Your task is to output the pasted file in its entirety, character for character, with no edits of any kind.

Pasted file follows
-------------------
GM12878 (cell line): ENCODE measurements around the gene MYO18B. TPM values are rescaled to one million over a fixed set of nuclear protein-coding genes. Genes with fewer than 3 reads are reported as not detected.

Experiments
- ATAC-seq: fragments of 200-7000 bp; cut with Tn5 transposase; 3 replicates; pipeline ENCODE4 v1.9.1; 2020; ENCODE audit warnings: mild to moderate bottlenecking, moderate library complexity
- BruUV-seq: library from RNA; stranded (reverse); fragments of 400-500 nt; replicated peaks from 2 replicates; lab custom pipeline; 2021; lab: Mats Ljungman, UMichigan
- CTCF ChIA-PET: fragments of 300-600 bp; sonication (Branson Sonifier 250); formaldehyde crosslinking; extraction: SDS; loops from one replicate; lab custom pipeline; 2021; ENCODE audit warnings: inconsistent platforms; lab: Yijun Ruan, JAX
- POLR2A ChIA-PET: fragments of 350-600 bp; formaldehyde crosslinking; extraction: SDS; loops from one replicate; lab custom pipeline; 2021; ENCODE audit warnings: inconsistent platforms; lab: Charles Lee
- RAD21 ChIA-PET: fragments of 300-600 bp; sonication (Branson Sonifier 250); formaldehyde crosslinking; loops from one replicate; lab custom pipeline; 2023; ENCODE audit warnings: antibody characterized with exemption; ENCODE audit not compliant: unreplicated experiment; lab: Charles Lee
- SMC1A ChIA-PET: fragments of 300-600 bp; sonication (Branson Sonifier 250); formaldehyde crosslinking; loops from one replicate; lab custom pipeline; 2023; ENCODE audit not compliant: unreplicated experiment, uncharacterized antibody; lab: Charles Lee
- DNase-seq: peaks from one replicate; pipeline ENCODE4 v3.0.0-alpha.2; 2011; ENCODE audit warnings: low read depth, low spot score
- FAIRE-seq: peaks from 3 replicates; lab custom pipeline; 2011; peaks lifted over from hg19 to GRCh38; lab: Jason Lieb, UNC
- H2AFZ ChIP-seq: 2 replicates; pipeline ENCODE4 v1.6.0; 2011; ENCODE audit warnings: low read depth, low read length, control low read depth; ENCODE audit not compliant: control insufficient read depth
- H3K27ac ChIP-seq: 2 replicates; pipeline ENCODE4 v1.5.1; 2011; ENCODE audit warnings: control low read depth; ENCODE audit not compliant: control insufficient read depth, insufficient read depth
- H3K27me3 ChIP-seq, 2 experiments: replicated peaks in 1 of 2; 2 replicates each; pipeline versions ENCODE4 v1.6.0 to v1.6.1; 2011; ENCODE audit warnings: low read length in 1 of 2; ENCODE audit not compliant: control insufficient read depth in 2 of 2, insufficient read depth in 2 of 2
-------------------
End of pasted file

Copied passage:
GM12878 (cell line): ENCODE measurements around the gene MYO18B. TPM values are rescaled to one million over a fixed set of nuclear protein-coding genes. Genes with fewer than 3 reads are reported as not detected.

Experiments
- ATAC-seq: fragments of 200-7000 bp; cut with Tn5 transposase; 3 replicates; pipeline ENCODE4 v1.9.1; 2020; ENCODE audit warnings: mild to moderate bottlenecking, moderate library complexity
- BruUV-seq: library from RNA; stranded (reverse); fragments of 400-500 nt; replicated peaks from 2 replicates; lab custom pipeline; 2021; lab: Mats Ljungman, UMichigan
- CTCF ChIA-PET: fragments of 300-600 bp; sonication (Branson Sonifier 250); formaldehyde crosslinking; extraction: SDS; loops from one replicate; lab custom pipeline; 2021; ENCODE audit warnings: inconsistent platforms; lab: Yijun Ruan, JAX
- POLR2A ChIA-PET: fragments of 350-600 bp; formaldehyde crosslinking; extraction: SDS; loops from one replicate; lab custom pipeline; 2021; ENCODE audit warnings: inconsistent platforms; lab: Charles Lee
- RAD21 ChIA-PET: fragments of 300-600 bp; sonication (Branson Sonifier 250); formaldehyde crosslinking; loops from one replicate; lab custom pipeline; 2023; ENCODE audit warnings: antibody characterized with exemption; ENCODE audit not compliant: unreplicated experiment; lab: Charles Lee
- SMC1A ChIA-PET: fragments of 300-600 bp; sonication (Branson Sonifier 250); formaldehyde crosslinking; loops from one replicate; lab custom pipeline; 2023; ENCODE audit not compliant: unreplicated experiment, uncharacterized antibody; lab: Charles Lee
- DNase-seq: peaks from one replicate; pipeline ENCODE4 v3.0.0-alpha.2; 2011; ENCODE audit warnings: low read depth, low spot score
- FAIRE-seq: peaks from 3 replicates; lab custom pipeline; 2011; peaks lifted over from hg19 to GRCh38; lab: Jason Lieb, UNC
- H2AFZ ChIP-seq: 2 replicates; pipeline ENCODE4 v1.6.0; 2011; ENCODE audit warnings: low read depth, low read length, control low read depth; ENCODE audit not compliant: control insufficient read depth
- H3K27ac ChIP-seq: 2 replicates; pipeline ENCODE4 v1.5.1; 2011; ENCODE audit warnings: control low read depth; ENCODE audit not compliant: control insufficient read depth, insufficient read depth
- H3K27me3 ChIP-seq, 2 experiments: replicated peaks in 1 of 2; 2 replicates each; pipeline versions ENCODE4 v1.6.0 to v1.6.1; 2011; ENCODE audit warnings: low read length in 1 of 2; ENCODE audit not compliant: control insufficient read depth in 2 of 2, insufficient read depth in 2 of 2